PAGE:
The artist has taken more than 700 photos capturing his nude exercises on streets in China and sometimes abroad -a body of work unmatched in the contemporary art world
Setting up a camera in a public place, Ou Zhihang hastily removes his clothes, then with just one bottom-exposing press-up -- his work is done.
The artist has taken more than 700 photos capturing his nude exercises on streets in China and sometimes abroad -a body of work unmatched in the contemporary art world.
But the locations he chooses - sites of government abuses, protests and disaster -show there is more to his work than just cheek.
"My aim isn't to get people to look at my press-ups, but to use a method to get society to think, said the 46-year-old, clothed in a white polo shirt and jeans for a dim-sum lunch in his hometown of Guangzhou.
Taken as a whole, Ou's work presents an alternative history of China's last decade highlighting sensitive events that Communist authorities would rather play down.
One 2008 photo shows him naked opposite the grey office of a milk powder company at the heart of a scandal which sickened some 300,000 babies that year. Pedestrians walk by opposite apparently oblivious.
Three years later, he stripped at a patch of scrubland near the village of Wukan in southern China, where villagers had risen up against local officials in protest at land grabs.
He has exposed himself at the site of China's deadliest high speed rail crash in 2011, anti-Beijing protests in Hong Kong in 2014, and chemical explosions in Tianjin last year.
All the events were covered by China's state-run media, but in a heavily censored form which shifted blame away from central authorities.
"The aim is to make the public remember these incidents," he said. "People know, if there is a place where something happens, I should make an appearance there.?
A TV producer, Ou started experimenting with naked photography on work trips to foreign hotels "as a way of reliving stress", before his first outdoor shot on China's Great Wall in 2005.
As a method of physical exercise, the press-ups are meant to symbolise "building social strength".
Perhaps surprisingly, despite its sensitivity Ou has been able to distribute his work on China's closely controlled internet, and its oblique nature has enabled it to be featured in China's tightly censored domestic press.
He has been chased by dogs and had run-ins with local police ?- who on several occasions have detained him and told him to delete photographs.
Last year, he was nabbed by officers outside a cottage in southern China where four children drank pesticide after being abandoned by their migrant worker parents, and only released once he flashed his press credentials.
"As soon as I took the photo, a car pulled up and took me away," he said.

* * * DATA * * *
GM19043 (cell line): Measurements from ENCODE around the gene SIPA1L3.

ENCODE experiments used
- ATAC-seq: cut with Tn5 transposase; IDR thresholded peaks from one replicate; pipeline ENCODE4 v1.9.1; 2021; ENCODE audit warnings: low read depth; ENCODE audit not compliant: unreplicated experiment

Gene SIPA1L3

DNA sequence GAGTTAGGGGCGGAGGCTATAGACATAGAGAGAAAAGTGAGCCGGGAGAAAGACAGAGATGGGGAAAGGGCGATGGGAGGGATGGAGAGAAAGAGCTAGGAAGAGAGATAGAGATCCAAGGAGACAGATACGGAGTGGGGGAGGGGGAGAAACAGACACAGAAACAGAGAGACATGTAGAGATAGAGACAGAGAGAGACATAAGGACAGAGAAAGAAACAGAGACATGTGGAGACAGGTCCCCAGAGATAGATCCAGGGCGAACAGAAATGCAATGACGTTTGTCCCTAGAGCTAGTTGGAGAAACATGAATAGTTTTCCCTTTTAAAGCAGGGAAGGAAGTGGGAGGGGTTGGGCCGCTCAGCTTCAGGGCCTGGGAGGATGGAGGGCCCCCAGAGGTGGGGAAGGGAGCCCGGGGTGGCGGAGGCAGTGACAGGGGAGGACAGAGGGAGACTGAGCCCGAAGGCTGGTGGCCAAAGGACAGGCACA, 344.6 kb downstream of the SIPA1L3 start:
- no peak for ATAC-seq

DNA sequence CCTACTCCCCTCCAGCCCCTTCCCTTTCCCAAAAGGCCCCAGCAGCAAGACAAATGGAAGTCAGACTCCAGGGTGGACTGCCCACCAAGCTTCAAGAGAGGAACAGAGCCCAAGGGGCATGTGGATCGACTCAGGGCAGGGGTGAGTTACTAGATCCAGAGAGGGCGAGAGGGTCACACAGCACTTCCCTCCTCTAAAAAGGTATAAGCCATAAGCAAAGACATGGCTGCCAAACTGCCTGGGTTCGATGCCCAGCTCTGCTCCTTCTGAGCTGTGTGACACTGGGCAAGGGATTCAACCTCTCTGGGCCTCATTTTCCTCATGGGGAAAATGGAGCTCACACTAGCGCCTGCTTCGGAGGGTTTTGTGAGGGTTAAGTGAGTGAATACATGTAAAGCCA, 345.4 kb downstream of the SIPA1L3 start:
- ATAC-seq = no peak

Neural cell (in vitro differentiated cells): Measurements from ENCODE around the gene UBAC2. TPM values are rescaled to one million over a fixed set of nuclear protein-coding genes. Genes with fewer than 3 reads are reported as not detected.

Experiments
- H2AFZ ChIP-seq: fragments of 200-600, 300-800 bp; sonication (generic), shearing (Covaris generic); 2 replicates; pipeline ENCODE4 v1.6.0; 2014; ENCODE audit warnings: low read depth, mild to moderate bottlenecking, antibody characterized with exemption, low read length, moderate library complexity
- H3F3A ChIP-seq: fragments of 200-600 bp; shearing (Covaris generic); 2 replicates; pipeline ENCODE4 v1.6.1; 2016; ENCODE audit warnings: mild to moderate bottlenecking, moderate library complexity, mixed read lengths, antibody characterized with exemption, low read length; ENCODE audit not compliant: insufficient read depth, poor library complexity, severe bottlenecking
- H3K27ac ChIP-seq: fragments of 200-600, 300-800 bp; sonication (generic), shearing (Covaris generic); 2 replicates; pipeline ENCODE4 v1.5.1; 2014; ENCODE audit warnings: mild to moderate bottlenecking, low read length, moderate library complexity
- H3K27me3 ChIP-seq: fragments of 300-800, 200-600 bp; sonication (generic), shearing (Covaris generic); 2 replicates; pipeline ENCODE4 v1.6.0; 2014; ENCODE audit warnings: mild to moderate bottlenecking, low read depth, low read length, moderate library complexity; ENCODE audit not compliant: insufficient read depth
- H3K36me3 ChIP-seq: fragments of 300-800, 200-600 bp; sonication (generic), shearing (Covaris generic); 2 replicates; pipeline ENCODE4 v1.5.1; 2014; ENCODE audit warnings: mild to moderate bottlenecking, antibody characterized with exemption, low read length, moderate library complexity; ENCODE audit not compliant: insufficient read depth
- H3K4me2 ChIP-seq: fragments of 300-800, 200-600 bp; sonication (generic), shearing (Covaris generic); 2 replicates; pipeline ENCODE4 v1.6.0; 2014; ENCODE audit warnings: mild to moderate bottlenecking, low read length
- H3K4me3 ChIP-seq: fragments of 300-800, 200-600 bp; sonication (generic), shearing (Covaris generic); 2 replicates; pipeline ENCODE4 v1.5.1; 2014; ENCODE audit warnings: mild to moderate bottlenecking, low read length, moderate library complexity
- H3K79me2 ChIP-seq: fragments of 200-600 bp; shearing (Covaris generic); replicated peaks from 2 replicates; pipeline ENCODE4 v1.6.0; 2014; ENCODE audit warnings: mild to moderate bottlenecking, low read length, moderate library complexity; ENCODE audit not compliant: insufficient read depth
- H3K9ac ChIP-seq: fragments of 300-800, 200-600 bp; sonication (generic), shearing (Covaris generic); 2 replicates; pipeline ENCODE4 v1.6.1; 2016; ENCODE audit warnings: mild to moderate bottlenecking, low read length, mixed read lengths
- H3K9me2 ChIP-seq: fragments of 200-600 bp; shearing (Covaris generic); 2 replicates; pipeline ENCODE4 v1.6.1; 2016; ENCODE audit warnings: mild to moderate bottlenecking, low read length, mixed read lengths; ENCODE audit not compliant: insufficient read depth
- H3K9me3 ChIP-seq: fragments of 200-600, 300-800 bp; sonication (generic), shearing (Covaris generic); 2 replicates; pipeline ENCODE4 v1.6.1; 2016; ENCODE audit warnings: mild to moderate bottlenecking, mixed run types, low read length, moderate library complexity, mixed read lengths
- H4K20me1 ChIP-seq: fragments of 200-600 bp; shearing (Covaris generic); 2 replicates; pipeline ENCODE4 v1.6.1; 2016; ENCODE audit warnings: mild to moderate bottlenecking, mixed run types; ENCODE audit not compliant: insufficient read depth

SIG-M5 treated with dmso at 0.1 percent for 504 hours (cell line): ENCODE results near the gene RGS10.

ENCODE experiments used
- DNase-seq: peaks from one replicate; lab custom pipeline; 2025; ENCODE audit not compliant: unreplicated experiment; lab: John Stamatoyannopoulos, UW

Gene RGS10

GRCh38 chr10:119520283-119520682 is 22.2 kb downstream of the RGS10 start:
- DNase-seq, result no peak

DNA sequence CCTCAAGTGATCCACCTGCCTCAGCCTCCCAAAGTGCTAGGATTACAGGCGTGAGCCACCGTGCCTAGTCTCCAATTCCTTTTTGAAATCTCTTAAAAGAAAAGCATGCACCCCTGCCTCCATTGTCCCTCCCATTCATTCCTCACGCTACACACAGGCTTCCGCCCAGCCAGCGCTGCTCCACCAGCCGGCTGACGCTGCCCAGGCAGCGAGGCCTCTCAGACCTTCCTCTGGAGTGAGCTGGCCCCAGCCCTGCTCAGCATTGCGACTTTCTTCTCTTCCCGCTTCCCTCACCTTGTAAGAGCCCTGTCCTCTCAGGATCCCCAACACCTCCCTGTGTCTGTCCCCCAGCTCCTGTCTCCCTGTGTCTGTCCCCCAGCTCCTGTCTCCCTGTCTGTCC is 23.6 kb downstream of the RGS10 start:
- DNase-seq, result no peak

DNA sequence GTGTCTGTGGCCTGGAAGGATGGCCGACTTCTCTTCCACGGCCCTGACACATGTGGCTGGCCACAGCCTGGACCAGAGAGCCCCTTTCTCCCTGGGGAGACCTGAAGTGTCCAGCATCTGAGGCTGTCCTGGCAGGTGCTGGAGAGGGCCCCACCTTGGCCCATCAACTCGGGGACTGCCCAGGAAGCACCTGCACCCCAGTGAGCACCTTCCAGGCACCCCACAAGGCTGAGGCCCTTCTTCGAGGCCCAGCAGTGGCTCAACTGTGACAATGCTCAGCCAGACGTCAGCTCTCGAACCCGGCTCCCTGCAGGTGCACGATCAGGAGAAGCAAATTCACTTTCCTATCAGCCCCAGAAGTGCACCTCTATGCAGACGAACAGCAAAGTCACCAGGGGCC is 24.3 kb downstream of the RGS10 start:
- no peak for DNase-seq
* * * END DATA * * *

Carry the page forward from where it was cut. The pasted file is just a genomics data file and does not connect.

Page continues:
He credits the survival of his work to his avoiding explicit verbal criticism of Communist authorities, letting his photos speak for themselves with simple titles stating their location and the incident in question.
But China's online population ?- who remember incidents even after reports on them are deleted, get the message.
"Using nudity brings a force to his art, it shows the force of an individual in the face of powerful public architecture," said art critic Li Xianting.
Ou acknowledges the risks. ?You have to be careful... at the moment I'm safe,? he said.
"You need to do things which are meaningful for society. It can open a window, and be shared by ordinary people. That's already a kind of change."
Straddling art and journalism ?- winning a commendation at the World Press Photo Awards in 2010 -- his work was the subject of a major exhibition in Venice last year.
"His 'impertinent' nudity is a protest against the arrogance and neglect of power to the society and people," Chinese art critic Gu Zheng said in the exhibition catalogue.
The artist has not had a large-scale exhibition on the mainland, saying he prefers to distribute his work online.
He updates an account on social media service Wechat with his thoughts on China's latest scandals -- from the death of an academic in police custody to the 50th anniversary of the destructive Cultural Revolution.
Most are accompanied by a image from his collection, picked to match the topic. His posts are often deleted, but the account has remained operational.
"I care more about having an impact on society than holding exhibitions for academics," he said, contrasting himself with high-profile artist Ai Weiwei, who is rarely displayed in China.
"Many people in the West think that Ai Weiwei's work is great, but over here it's not shown," he said. "A lot of his thoughts cannot be exchanged with the masses."
Ultimately, though, Ou would prefer there was no need for him to bare his flesh.
"I hope that China will stop having the kinds of incidents which need my involvement," he added. "That way I can live quietly".